#4 BackcountryMedic

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Posted 22 February 2009 - 03:00 PM

Welcome back Mike!

What's his code status? DNR perhaps?
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#5 Mike MacKinnon

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Posted 22 February 2009 - 04:07 PM

hehe

you wish. :P

Welcome back Mike!

What's his code status? DNR perhaps?


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Mike MacKinnon MSN CRNA
WWW.NURSE-ANESTHESIA.ORG

"What gets us into trouble is not what we don't know
It's what we know for sure that just ain't so" - Mark Twain

#6 viking563

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Posted 22 February 2009 - 05:19 PM

Im a paramedic student, not quite in the big leagues yet but I like to give it a shot. 1st I would try and sit up as high as I get him, to keep the fluid down in the bases, I'd like to CPAP him but he's not alert enough for it, consider RSI or a nasal intubation. I start a saline lock, monitor and I would find out from his mom if the contraction is normal for him for not. As for drugs, Nirto SL, drip if we have it, maybe try Lasix. Maybe morphine but that might be on its way out of CHF treatment. How am I doing so far?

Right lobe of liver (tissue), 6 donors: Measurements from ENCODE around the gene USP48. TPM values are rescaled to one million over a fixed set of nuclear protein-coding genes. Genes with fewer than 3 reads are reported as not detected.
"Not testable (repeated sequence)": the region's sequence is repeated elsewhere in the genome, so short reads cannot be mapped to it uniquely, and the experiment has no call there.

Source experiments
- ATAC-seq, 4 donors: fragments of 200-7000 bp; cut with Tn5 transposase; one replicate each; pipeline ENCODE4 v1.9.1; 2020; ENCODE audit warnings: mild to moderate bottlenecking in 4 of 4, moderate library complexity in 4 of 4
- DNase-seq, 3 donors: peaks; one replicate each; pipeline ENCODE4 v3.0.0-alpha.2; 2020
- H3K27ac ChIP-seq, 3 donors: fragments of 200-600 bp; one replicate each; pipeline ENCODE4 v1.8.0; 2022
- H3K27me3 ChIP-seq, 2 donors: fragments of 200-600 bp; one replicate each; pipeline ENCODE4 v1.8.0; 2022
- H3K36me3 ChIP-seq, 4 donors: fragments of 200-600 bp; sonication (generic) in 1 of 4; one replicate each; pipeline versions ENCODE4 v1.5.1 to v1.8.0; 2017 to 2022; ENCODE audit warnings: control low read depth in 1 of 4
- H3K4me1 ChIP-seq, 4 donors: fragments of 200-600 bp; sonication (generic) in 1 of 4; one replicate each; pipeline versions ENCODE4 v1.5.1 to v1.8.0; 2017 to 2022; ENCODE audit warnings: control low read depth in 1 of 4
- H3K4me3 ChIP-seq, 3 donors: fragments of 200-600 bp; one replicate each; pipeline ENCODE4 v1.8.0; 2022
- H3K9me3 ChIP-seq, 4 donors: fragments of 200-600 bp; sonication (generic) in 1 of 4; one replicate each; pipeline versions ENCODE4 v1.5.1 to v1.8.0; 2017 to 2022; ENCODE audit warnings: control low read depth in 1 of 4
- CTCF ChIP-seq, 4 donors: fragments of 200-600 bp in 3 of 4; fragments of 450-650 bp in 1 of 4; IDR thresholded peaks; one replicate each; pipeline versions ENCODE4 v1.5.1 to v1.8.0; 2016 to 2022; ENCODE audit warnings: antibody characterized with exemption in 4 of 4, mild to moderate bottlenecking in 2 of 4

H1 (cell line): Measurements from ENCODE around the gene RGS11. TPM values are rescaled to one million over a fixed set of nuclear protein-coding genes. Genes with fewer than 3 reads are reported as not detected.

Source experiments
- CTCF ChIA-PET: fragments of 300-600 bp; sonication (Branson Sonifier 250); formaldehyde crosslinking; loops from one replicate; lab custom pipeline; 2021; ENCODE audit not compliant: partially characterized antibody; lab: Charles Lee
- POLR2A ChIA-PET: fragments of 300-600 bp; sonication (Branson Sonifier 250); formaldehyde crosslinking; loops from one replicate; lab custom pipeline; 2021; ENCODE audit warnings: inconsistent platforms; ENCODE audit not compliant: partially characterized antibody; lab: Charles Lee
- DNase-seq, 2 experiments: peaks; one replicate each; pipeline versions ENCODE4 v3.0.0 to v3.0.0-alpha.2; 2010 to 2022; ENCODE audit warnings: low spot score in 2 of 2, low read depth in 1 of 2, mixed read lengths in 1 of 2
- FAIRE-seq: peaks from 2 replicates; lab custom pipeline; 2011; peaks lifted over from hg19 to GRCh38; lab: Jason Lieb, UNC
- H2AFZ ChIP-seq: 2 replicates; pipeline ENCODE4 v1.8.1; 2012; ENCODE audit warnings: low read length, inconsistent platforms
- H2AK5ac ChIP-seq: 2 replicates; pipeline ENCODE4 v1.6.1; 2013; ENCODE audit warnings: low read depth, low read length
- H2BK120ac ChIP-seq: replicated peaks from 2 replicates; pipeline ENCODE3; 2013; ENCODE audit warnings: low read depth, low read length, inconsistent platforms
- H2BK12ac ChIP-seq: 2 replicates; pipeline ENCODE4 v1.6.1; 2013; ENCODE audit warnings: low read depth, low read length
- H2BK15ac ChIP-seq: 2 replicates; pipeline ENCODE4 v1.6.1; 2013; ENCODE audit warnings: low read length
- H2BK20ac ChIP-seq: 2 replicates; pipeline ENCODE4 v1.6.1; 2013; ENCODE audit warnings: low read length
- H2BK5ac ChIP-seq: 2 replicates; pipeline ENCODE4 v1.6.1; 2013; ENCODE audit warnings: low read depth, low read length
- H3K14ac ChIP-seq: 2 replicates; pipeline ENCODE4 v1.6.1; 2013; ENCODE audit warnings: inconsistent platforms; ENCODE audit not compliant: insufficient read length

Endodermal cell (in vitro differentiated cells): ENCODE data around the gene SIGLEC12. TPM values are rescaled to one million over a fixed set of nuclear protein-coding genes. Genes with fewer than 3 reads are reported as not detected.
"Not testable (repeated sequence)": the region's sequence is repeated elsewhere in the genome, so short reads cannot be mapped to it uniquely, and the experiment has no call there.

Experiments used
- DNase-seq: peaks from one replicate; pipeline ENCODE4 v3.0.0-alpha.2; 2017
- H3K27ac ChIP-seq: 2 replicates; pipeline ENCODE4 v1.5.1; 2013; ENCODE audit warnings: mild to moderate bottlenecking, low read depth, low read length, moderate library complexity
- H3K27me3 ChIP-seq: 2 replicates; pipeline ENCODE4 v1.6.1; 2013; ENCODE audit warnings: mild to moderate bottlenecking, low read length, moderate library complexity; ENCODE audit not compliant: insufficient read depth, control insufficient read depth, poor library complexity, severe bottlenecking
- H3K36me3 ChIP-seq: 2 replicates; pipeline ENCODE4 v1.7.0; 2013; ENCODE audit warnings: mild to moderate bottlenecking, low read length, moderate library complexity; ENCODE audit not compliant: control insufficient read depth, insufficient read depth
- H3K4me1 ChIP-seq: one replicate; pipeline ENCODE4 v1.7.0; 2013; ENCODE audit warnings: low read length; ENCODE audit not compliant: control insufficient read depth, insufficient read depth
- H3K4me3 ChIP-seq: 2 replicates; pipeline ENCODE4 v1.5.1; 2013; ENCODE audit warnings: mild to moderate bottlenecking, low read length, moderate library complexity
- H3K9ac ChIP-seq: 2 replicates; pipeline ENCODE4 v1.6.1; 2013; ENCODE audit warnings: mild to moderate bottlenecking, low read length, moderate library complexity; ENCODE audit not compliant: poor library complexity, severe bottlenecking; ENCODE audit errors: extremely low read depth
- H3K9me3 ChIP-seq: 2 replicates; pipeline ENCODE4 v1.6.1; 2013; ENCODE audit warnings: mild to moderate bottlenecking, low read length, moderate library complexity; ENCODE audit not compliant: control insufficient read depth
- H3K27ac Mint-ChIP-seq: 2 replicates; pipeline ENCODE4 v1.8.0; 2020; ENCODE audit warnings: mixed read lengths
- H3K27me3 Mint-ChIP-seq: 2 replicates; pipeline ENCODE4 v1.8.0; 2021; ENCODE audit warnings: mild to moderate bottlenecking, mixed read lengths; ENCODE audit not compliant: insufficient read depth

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Matt, NREMT-P

#7 Sue

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Posted 22 February 2009 - 06:27 PM

Im a paramedic student, not quite in the big leagues yet but I like to give it a shot. 1st I would try and sit up as high as I get him, to keep the fluid down in the bases, I'd like to CPAP him but he's not alert enough for it, consider RSI or a nasal intubation. I start a saline lock, monitor and I would find out from his mom if the contraction is normal for him for not. As for drugs, Nirto SL, drip if we have it, maybe try Lasix. Maybe morphine but that might be on its way out of CHF treatment. How am I doing so far?



He is allergic to Morphine, so I would not go there. Considering his contractures and inability to fully open his mouth, I would be hesitant to give him sux, let alone paralyze him.
How is his baseline mental status? I might consider CPAP and/or nasal intubation. I would also want to know where he goes for most of his treatment. I would be frugal with his fluids.
Maybe draw some blood with the IV access and I-stat him when the opportunity arises. How much Lasix does he take regularly? How is his output? Some NTG might not be a bad idea.